This book is easy to read and engaging. It is narrated by four characters, who have all been affected by a high school massacre and have their own side of the story to tell.
Set against the dark context of the columbine shootings, it provokes many different emotions, and while it is essentially a light read it carries a heavy atmosphere, projecting many messages to the reader in relation to loss, love, death, religion, and many others. It is also very personal, not just in relation to the characters, but for people who really were affected by the shootings.
I put this novel down feeling very close to the characters, and when I reached the emotional ending I felt that the novel has much to offer, possibly even an aspect of comedy in one particular scene.
Overall it is a simple, thought provoking story. I wouldn't recommend it to anyone who is only looking for a light paper-flick.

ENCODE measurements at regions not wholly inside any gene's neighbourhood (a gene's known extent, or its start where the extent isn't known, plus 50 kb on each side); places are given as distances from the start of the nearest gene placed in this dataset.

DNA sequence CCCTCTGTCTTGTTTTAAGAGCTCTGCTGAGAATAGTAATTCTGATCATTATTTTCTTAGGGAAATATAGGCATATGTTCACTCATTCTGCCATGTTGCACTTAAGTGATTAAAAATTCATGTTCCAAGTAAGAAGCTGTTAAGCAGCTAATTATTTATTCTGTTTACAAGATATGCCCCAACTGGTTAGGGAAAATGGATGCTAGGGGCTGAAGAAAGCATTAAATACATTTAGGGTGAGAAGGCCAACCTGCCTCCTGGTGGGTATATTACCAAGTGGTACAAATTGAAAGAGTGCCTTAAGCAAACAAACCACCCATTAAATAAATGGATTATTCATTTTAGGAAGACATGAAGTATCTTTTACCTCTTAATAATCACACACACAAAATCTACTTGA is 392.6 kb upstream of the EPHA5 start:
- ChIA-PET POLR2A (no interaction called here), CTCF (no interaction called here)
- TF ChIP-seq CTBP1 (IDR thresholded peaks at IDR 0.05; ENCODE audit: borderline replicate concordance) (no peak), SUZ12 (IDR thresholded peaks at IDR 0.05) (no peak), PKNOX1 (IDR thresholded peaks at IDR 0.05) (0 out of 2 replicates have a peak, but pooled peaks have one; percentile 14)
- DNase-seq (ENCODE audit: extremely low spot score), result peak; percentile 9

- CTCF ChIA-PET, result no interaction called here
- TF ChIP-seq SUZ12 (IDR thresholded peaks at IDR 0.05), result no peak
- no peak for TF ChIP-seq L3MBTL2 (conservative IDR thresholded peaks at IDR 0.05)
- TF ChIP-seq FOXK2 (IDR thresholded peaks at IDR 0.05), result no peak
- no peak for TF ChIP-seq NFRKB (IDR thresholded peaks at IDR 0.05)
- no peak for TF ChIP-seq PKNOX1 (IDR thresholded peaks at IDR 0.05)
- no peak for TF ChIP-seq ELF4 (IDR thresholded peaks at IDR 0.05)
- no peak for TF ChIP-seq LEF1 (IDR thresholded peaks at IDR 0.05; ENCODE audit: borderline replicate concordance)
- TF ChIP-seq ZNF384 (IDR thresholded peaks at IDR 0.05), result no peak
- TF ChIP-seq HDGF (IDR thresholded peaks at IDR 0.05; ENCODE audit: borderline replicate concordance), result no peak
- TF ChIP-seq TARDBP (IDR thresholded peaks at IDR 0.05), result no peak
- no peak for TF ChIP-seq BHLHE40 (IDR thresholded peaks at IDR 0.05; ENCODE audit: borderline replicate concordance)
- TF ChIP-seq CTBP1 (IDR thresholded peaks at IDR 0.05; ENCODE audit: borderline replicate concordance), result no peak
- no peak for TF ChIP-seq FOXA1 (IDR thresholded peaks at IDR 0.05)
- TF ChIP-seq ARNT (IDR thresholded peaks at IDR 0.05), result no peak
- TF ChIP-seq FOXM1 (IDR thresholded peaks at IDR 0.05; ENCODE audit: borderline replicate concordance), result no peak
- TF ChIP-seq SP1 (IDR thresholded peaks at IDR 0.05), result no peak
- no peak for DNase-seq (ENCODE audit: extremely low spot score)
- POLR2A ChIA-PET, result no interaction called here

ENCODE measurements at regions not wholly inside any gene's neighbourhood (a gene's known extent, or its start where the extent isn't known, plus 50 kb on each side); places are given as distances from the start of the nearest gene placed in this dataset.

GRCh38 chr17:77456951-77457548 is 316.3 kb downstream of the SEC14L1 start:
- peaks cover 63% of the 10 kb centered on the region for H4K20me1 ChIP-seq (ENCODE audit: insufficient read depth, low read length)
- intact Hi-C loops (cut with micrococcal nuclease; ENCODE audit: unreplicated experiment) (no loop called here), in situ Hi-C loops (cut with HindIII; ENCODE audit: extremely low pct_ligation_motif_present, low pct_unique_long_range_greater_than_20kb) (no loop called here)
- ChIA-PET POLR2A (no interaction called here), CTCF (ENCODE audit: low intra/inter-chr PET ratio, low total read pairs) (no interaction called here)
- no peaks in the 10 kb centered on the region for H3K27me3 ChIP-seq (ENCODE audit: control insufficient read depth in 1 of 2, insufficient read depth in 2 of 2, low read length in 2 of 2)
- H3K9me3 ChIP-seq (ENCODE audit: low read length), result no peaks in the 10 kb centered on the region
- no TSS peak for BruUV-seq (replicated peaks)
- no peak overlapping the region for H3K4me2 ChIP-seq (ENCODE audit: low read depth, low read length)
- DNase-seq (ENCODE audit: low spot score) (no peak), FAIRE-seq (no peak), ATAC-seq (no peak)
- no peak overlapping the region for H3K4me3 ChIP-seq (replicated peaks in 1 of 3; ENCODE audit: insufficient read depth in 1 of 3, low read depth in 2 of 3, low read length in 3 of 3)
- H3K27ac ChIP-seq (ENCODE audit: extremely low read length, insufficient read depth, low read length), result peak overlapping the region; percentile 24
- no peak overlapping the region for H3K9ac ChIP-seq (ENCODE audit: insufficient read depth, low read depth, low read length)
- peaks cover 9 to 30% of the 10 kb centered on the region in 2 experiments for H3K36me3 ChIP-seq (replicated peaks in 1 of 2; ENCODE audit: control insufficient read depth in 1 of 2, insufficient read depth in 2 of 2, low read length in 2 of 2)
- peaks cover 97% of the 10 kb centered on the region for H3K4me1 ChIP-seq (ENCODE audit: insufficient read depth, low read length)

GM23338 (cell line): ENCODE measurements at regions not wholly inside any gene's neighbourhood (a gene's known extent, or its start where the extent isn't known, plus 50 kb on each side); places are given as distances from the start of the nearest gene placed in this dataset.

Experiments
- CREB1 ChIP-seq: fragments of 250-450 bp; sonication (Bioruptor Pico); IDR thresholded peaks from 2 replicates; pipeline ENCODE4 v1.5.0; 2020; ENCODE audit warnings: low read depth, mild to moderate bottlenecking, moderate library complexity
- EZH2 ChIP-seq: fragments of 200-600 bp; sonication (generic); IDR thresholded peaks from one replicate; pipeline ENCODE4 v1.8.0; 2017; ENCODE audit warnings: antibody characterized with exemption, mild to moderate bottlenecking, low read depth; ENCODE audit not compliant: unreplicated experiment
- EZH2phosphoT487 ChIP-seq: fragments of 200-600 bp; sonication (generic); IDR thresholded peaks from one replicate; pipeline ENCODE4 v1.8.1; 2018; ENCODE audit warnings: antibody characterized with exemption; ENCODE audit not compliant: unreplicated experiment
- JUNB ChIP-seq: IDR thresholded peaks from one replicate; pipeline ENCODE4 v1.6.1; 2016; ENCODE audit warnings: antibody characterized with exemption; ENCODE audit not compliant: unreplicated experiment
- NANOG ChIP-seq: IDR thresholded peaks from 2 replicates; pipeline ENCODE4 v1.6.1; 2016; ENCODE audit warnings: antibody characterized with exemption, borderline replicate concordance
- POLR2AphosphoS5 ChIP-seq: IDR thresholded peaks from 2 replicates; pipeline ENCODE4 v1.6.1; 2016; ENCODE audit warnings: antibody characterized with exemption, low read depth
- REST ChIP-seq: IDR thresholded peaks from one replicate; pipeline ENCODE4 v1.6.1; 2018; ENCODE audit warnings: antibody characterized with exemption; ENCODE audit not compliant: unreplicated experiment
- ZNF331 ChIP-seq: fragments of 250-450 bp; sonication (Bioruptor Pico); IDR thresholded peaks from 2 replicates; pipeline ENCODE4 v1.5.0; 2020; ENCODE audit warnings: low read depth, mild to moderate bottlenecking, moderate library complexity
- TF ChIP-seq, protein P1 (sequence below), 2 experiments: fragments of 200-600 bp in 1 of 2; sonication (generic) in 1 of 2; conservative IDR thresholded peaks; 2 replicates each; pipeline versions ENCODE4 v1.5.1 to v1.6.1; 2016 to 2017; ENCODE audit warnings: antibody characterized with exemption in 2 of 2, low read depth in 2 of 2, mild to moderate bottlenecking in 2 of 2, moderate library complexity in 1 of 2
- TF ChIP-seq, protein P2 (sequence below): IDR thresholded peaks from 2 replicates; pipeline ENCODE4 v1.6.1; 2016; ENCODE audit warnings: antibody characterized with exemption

When I bought this book I didn't quite know what to expect. I admit I haven't read any of Coupland's previous books, most people I know haven't even heard of him before (that's what you get when you live in a small town in Portugal) and the title itself wasn't very revealing. The story revolves around a shooting in a North Vancouver high-school in 1988 and a number of people affected directly and indirectly by that event. Now this I knew before I bought this book. Somehow I had the idea that this was some kind of "Bowling for Columbine" spin off. After all, there have been a few documentaries, movies and books lately about high school shootings especially in the US so maybe this one was *just another one*? Not at all. This book is wonderful precisely because it stays away from politics, from the media circus, from the "social" causes of whatever happened and focuses solely on the actual people, individuals who were the victims. Not all victims, mind you: just one direct victim and her family. So this is the story of Cheryl Anway. She finds out that she's pregnant in the morning before she left for school. Cheryl belongs to a Christian youth group where petty recrimination runs high with the sole ambition of meeting a guy, Jason. They end up together and when he wants to go further she is adamant: no sex before marriage. So fine, he says, let's get married. They end up in Las Vegas, have a cabbie as a witness, spend a night of lust at the Ceaser's before jetting off back to Vancouver at 6am. And they decide that they won't tell anyone. We hear this story from Cheryl's mouth. At the same time she also talks about the shooting and how she died. (She's somewhere between earth and "heaven" so obviously she's in a state of enough peace of mind to tell the story. Except she has vengeance feelings against the people who killed her). Jason also tells his story, ten years after the shooting. He lives alone and is a very bitter guy. He reflects on his relationship with Cheryl, how they had a petty fight in the morning before she was killed. He also describes what he saw of the shooting and his role: he ends up hitting one of the attackers with a well aimed stone. Unfortunately they had already hit Cheryl. He is later found by the Police holding her in a puddle of blood. After the shooting he is thought of as being an accomplice and his feelings of shock at what happened, rejection from society and his father, a Christian weirdo, telling him he had "murder in his mind" when he held that stone are too much. And so he and his mother move away to New Brunswick, on the other coast of Canada. I won't go further except to say that Heather, his girlfriend also tells her story two years later, and so does his father, a lone man, full of doubts about his religion. This is a truly wonderful book. It is passionate, deals with very complex emotions and avoids all linearity that today's media throw at us when broadcasting events like a shooting. It deals only with human nature by showing how prone we are to depression, to disgust and revolt but also to forgiveness and understanding and recovery. I will tell just one more thing: read this, you will absolutely love it.